Fig. 6.

Flow visualization and streamline plots of rotational fling at five points in time. The wing motion used in each case is shown in Fig. 5A. (A) Flow visualization of fling captured by Spedding and Maxworthy(1986) at a Reynolds number(Re) ∼3 ×103. (B) Streamline plots of fling calculated numerically for two rigid elliptic wings by Sun and Yu(2003) at Re ∼3×103. (C) Streamline plots of fling calculated from immersed boundary simulations at Re ∼128. In all cases, two large leading vortices form and appear to remain attached to each wing during rotation.

Results

Fling

In order to determine the effect of Re on the lift generated during fling, simulations using either one wing or two wings following the motion described in Materials and methods were performed for Reranging from 8 to 128. The Re was varied by changing the velocity of the wing and holding all other parameters constant.

The streamlines of the flow around two wings and one wing at Re=8 and two wings at Re=128 performing the same fling motion are shown at six selected times in Fig. 7. Thestreamlines are curves which have the same direction at each point in the fluid as the instantaneous fluid velocity u(x,t). The density of the streamlines in each plot is proportional to the speed of the flow. For more details on how the plots were generated see Miller and Peskin(2004). Normalized force vectors at each point in time were also drawn on the wing to display the direction of the force that the fluid applies to the wing.

Fig. 7.

Streamlines of the fluid flow around two wings (A) and one wing (B) at a Reynolds number of 8 and around two wings (C) at a Reynolds number(Re) of 128 for a fling half-stroke. The arrow on the left wing shows the direction of the normalized force acting on the wing at each time(i–vi). The wings begin at an angle of attack of 90° and rotate about the trailing edge to an angle of attack of 45°. (A) During rotation,attached leading edge vortices are formed on each wing and no trailing edge vortices are formed (i–iii). When translation begins, small attached trailing edge vortices begin to form (iii–v). As the trailing edge vortices grow in size relative to the leading edge vortices, lift is reduced. The leading edge vortices, however, remain larger than the trailing edge vortices for most of the half-stroke (v–vi). (B) In the one wing case,attached leading edge and trailing edge vortices are formed during rotation(i–iii). When translation begins, equally sized leading and trailing edge vortices are attached to the wing, creating substantially lower lift forces in comparison to the two-winged case (iii–vi). (C) At a Reynolds number (Re) of 128, attached leading edge vortices are formed on each wing and no trailing edge vortices are formed initially (i–iii). When translation begins, however, the leading edge vortices are shed, and trailing edge vortices are formed (v–vi). The trailing edge vortex grows in size and is subsequently shed from the wing as a new leading edge vortex begins to form. (D) Flow visualization of fling at Re=30 by Maxworthy(1979). Similar to case A, a pair of large leading edge vortices is formed and remains attached to the wing during rotation. A smaller pair of trailing edge vortices is formed and grows during translation. (E) Flow visualization of fling at Re=1.3×104. Similar to case C, a pair of large leading edge vortices (1) forms during rotation and is shed during translation. A new pair of leading edge vortices forms during translation (2).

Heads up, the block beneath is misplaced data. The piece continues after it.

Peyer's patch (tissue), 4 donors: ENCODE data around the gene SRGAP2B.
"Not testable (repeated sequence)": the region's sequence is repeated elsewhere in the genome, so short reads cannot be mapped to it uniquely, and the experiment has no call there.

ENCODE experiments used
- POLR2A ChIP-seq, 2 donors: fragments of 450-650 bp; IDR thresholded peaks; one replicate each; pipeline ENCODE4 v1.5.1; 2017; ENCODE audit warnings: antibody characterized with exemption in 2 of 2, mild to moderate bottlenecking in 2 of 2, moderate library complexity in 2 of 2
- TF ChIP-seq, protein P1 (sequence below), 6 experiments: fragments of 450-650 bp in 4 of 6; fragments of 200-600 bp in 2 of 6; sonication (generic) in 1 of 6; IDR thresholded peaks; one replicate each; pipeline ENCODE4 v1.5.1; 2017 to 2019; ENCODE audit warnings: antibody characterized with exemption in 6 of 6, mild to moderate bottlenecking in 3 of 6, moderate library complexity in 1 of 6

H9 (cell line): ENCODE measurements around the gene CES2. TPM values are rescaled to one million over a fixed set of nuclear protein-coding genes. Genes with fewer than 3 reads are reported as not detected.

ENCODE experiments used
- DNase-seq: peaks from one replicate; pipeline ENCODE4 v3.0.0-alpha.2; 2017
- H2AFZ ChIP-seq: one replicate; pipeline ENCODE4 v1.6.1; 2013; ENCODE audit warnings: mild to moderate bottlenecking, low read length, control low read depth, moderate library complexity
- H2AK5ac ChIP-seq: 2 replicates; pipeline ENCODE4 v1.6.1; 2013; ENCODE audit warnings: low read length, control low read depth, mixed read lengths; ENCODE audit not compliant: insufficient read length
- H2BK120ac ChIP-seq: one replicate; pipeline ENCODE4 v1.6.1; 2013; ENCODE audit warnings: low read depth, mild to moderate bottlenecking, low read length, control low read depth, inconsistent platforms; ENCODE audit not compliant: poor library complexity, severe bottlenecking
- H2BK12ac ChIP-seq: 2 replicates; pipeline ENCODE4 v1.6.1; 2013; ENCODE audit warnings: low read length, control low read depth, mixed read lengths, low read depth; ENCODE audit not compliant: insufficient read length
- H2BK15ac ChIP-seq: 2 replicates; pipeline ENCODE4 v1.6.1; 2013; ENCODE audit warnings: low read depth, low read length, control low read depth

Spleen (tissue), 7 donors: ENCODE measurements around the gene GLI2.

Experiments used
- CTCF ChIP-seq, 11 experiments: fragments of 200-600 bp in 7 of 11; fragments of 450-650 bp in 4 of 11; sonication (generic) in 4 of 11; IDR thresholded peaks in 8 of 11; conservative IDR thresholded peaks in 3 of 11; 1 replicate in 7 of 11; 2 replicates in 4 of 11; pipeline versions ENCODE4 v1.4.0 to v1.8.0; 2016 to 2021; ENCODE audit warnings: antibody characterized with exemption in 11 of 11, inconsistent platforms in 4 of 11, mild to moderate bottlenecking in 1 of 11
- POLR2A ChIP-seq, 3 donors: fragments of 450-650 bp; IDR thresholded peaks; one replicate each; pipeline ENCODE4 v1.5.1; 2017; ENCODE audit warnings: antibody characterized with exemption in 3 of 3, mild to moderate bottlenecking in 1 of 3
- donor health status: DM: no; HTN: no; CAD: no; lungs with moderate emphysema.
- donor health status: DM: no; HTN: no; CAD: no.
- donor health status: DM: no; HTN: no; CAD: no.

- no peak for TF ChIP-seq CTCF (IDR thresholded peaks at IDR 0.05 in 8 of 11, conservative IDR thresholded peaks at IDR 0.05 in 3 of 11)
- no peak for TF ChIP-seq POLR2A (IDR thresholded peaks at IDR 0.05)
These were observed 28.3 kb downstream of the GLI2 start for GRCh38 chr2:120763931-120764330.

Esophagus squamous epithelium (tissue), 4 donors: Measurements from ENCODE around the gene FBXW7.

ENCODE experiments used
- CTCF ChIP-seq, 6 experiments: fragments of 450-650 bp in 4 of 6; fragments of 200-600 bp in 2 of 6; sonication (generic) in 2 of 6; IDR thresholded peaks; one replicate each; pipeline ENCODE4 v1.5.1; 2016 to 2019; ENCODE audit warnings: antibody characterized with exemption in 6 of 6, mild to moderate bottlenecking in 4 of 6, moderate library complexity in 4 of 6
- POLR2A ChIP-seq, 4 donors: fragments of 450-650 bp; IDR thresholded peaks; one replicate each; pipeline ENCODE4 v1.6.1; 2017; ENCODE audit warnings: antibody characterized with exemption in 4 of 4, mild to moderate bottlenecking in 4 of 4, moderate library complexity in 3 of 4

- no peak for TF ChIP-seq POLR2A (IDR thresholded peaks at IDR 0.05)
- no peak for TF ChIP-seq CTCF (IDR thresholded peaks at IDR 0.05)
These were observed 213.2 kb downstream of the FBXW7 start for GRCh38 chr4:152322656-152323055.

Fig. 7.